PAK2 is Necessary for Myelination in the Peripheral Nerve System

Bo Hu, Daniel Moiseev, Isabella Schena, Bulat Faezov, Roland Dunbrack, Jonathan Chernoff, Jun Li

Research output: Contribution to journalArticlepeer-review


Objective: Myelination enables electrical impulses to propagate on axons at the highest speed, encoding essential life functions. The Rho family GTPases, RAC1 and CDC42, have been shown to critically regulate Schwann cell myelination. P21-activated kinase 2 (PAK2) is an effector of RAC1/CDC42, but its specific role in myelination remains undetermined.
Methods: We produced a Schwann cell-specific knockout mouse of Pak2 (scPak2−/−) to evaluate PAK2’s role in myelination.
Results: Deletion of Pak2 specifically in mouse Schwann cells resulted in severe hypomyelination, slowed nerve conduction velocity, and behavior dysfunctions in the scPak2−/− peripheral nerve. Many Schwann cells in scPak2−/−sciatic nerves were arrested at the stage of axonal sorting. These abnormalities were rescued by reintroducing Pak2, but not the kinase-dead mutation of Pak2, via lentivirus delivery to scPak2−/− Schwann cells in vivo. Moreover, ablation of Pak2 in Schwann cells blocked the promyelinating effect driven by neuregulin-1, prion protein, and inactivated RAC1/CDC42. Conversely, the ablation of Pak2 in neurons exhibited no phenotype. Such PAK2 activity can also be either enhanced or inhibited by different myelin lipids.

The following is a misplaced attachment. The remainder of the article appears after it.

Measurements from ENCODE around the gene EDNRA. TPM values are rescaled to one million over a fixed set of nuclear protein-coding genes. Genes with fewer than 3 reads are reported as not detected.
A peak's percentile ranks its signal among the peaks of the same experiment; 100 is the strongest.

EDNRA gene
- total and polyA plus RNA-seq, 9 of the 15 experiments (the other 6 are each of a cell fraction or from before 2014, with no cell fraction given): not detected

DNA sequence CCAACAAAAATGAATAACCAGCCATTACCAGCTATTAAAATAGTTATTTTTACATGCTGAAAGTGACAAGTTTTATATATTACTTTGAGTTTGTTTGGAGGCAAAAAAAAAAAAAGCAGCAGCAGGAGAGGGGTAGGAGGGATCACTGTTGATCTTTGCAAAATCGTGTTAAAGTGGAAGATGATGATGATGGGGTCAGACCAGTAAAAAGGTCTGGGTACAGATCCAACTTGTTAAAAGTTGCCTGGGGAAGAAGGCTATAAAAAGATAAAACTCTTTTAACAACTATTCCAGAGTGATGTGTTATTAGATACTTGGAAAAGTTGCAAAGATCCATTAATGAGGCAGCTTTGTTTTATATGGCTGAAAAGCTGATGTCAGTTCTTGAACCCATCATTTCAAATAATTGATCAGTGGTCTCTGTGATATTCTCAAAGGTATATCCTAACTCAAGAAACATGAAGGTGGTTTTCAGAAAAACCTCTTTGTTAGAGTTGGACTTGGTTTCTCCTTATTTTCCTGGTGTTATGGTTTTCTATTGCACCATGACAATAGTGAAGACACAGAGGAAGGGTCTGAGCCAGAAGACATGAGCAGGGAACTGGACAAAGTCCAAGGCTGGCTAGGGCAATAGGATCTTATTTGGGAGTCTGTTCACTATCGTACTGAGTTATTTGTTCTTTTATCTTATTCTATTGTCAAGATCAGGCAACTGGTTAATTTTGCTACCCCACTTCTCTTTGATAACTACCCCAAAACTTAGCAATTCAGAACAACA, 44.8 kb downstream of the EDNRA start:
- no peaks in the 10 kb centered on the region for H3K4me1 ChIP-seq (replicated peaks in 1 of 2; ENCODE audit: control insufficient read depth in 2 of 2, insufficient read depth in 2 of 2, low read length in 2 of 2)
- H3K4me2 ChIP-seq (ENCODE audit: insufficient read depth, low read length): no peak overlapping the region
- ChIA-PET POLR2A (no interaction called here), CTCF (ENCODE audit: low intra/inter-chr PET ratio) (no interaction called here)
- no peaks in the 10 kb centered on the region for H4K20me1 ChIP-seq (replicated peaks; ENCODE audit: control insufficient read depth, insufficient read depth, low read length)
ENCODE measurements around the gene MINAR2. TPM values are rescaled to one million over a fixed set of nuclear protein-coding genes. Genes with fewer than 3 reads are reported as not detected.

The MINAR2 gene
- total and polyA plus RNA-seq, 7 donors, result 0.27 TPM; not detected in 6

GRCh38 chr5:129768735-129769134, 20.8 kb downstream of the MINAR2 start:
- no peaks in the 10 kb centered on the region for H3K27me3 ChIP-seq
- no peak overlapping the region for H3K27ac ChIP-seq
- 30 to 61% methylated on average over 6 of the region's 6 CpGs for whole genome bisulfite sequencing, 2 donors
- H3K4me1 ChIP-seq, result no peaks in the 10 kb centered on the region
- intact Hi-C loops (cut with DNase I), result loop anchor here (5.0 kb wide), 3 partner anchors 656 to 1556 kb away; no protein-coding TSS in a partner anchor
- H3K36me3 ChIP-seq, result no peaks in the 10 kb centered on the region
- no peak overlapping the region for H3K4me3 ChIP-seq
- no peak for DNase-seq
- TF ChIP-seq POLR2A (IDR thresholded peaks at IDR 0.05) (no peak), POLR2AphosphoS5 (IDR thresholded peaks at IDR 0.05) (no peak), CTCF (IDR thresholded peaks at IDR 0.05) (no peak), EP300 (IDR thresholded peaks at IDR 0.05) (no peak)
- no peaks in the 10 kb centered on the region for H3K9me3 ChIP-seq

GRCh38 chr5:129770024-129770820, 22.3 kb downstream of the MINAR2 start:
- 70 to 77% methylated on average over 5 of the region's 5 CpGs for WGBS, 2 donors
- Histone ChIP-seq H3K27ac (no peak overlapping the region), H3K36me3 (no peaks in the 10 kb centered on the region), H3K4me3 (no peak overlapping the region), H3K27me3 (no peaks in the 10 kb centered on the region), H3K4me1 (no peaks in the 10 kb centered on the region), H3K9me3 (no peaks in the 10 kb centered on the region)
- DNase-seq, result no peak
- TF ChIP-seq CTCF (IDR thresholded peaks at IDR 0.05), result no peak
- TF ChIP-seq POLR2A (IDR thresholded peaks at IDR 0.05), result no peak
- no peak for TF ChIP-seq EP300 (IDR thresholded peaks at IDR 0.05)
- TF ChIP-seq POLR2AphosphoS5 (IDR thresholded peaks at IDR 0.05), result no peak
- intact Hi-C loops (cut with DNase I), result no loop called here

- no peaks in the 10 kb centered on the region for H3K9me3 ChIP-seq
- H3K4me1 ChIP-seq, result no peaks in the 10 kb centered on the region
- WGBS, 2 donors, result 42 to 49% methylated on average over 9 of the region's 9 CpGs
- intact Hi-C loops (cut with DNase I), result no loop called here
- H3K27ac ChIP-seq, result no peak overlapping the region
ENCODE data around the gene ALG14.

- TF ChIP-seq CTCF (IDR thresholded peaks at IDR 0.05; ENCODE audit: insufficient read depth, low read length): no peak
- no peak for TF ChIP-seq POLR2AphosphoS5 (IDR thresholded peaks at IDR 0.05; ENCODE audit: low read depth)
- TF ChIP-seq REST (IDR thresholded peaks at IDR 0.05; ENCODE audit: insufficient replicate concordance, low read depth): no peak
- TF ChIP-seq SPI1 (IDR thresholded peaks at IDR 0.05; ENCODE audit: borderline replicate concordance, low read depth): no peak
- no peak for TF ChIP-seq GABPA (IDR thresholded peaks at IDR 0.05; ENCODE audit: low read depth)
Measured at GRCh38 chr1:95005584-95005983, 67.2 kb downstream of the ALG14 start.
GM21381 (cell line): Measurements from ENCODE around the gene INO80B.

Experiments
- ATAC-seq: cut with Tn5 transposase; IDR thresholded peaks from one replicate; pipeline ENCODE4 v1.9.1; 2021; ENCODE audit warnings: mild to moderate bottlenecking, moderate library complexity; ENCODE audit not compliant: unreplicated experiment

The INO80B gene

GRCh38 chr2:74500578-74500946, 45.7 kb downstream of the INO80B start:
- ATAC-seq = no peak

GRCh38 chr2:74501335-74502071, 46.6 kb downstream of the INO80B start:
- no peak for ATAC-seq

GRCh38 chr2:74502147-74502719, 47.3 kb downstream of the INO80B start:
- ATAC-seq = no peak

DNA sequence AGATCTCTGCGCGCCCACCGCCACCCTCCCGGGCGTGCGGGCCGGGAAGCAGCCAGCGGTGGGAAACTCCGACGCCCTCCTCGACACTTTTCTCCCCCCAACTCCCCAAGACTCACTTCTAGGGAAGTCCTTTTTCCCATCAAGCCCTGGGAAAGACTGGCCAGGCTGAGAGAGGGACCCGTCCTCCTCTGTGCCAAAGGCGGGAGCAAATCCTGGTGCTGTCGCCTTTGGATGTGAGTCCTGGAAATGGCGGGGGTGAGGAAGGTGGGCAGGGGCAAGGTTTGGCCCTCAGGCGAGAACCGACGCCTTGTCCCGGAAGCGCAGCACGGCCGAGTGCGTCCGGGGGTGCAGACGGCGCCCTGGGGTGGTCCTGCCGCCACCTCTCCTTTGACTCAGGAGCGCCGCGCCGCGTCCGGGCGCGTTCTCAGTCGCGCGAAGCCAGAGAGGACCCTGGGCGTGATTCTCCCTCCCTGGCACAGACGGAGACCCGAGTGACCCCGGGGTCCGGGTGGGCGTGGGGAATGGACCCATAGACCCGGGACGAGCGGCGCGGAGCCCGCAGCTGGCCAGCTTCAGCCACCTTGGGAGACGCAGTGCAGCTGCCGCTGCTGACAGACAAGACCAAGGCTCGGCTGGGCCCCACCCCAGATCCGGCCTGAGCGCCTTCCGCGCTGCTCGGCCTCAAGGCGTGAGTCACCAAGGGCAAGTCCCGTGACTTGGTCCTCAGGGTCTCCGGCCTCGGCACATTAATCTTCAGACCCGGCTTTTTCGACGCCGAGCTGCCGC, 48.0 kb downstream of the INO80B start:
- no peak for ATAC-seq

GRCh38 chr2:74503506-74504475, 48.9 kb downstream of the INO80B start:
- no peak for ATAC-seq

Conclusion: We have identified a novel promyelinating factor, PAK2, that acts as a critical convergence point for multiple promyelinating signaling pathways. The promyelination by PAK2 is Schwann cell-autonomous. Myelin lipids, identified as inhibitors or activators of PAK2, may be utilized to develop therapies for repairing abnormal myelin in peripheral neuropathies.
Original languageEnglish (US)
StateE-pub ahead of print - Dec 11 2023


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